If you think health care is expensive now, wait until you see what it costs when it's free.
One of the big problems I see is that many patients are just a number. The "family" doctor with 20 years of experience with a single patient or family no longer (or is rare) exists.
I have had good luck with HMOs. But I "shopped" for a Doc and then stuck with him (even to the tune of paying far more in medical insurance for the privilege).
Personally, I still think we have one of the best medical systems in the world. There is a reason Canadians are crossing the border for health care here in the states.
Thanks Travis - - PJ's quote is on the front page of my paper :-)
I am the owner of a small business, I was paying $850 per month for a standard health care policy until two years ago when I got an HSA with about a $5000 deductible. The premium on that policy is under $400 per month, so even with my $400 per month funding of the deductible, I am still a little ahead. With the previous policy, we never reached our deductible, so we were paying a few thousand a year in out-of-pocket medical expenses above the premiums.
So, the HSA for me is much better than the previous method, plus things like eyecare and dentist are able to be funded from the HSA account.
To clarify, in my last post this is a family policy for five of us.
Conservatives have the right solution in HSAs but for the wrong reasons. The contemporaneous benefits that these accounts afford will be significant but they are exxagerated. Half of the US population consumes only 3% of all health care resources and 10% consumes something like half. The former would be more careful with their money once they have HSAs, but the impact will be negligible for the simple reason that they don't spend much to begin with. The latter will hit their catastrophic thresholds and the HSAs would have little or no impact.
HSAs are of contemporaneous value only in instances where individuals think that they will have little likelihood of hitting the insurance threshold but still spend enough that there are significant savings to be realized. These folks just aren't numerous enough to come anywere close to solving the health care crisis.
As Gary Becker points out on his blog, savings and insurance aren't the same thing: People are interested in insuring against bad health because of uncertainty about the incidence of various diseases. Borrowing also offers insurance by redistributing spending over time, but borrowing is in most cases, and certainly in the health case, a very imperfect substitute for explicit insurance.
The problem with Becker's thinking (and I point this out realizing that Becker is the best economist of the past few generations) is that the reasoning goes both ways, and the other way is more compelling:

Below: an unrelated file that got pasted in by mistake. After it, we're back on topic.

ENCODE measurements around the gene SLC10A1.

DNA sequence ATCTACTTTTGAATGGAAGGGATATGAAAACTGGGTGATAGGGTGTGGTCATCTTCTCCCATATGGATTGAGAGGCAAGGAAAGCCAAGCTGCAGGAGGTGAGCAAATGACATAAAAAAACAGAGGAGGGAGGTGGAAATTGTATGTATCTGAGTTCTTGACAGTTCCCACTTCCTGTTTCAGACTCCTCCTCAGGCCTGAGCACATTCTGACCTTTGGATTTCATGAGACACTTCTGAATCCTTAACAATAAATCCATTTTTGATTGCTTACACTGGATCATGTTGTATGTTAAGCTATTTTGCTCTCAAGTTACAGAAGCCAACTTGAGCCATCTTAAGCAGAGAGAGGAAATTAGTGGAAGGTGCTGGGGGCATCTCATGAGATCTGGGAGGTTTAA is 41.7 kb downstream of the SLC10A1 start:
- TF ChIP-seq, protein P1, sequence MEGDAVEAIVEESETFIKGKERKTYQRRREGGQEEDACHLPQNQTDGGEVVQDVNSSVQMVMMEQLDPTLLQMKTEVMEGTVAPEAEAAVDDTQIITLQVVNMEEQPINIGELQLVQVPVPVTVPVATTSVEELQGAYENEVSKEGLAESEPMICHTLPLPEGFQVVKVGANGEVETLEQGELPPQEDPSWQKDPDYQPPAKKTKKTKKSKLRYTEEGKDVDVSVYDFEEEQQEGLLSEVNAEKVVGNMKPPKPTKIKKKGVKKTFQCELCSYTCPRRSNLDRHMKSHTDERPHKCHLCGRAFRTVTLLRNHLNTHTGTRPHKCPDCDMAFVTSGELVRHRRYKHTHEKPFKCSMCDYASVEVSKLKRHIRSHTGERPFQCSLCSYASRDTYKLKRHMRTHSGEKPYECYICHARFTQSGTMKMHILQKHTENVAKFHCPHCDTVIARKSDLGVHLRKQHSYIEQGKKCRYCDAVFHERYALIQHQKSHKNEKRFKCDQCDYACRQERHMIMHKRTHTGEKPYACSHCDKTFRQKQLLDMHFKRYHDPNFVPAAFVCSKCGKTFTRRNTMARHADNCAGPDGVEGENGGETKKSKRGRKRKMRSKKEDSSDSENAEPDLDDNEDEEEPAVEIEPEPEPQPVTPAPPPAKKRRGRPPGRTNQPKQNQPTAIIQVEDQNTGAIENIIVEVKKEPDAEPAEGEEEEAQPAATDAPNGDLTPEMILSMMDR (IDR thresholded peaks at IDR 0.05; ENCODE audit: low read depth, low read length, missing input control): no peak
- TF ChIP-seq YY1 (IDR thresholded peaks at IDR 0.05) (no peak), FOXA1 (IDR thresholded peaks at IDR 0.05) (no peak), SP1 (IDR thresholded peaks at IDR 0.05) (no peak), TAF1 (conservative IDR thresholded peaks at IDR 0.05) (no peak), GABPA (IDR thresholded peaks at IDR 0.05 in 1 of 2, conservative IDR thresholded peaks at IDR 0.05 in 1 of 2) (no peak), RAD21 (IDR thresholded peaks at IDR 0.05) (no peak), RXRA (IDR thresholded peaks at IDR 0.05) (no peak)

1. Insurance is a horrible substitute for savings.
2. Both the level and the variation in health care spending are mostly life cycle related; and nearly all non-catastrophic care is life cycle related.
I wish I could make an accurate estimate, but I can make a guess that 80%+ of all non-catastrophic health care resources are spent on birth or advancing age. Thus, for example, three in ten hospital admissions in the US are for pregancy, childbirth, and newborns. These admissions are almost always ignored in studies/reports of health care, in no small part because they would swamp all other "diseases." If you think childbirth is inexpensive, note that about a quarter of deliveries are by C-section, which involves major surgery; and that as a nation we are making astonishing strides in neonatal intensive care -- at an astonishing cost. Newborns' costs are now as expensive on average as their mothers'. We tend not to realize this because a very small fraction of NICU patients run up very, very, very high bills while the vast majority of newborns are discharged with a bill < $1500.
One huge problem with health care financing in the US is that we use insurance in lieu of savings. Young people pay far more than is actuarily justified for their health insurance and in doing so "save;" and as they get older they pay far less and thereby "dis-save." But of course, because this arrangement isn't really savings at all, many young people opt out -- ending up with neither insurance nor savings.
The point of having health SAVINGS accounts is to disentangle insurance from savings. The catastrophic component is a hedge against adverse health outcomes; the HSA is a vehicle for smoothing life cycle variations in spending. This is EXACTLY the right way to go. There isn't space to elaborate here, but once we have HSAs all sorts of other financial benefits will be ensue over time.
Now that I've fixed health care financing, would anyone be interested in knowing that health care is a fixed cost business? Managed care has failed because it works exclusively on variable costs, when in fact the expenses are astonishingly fixed and sunk.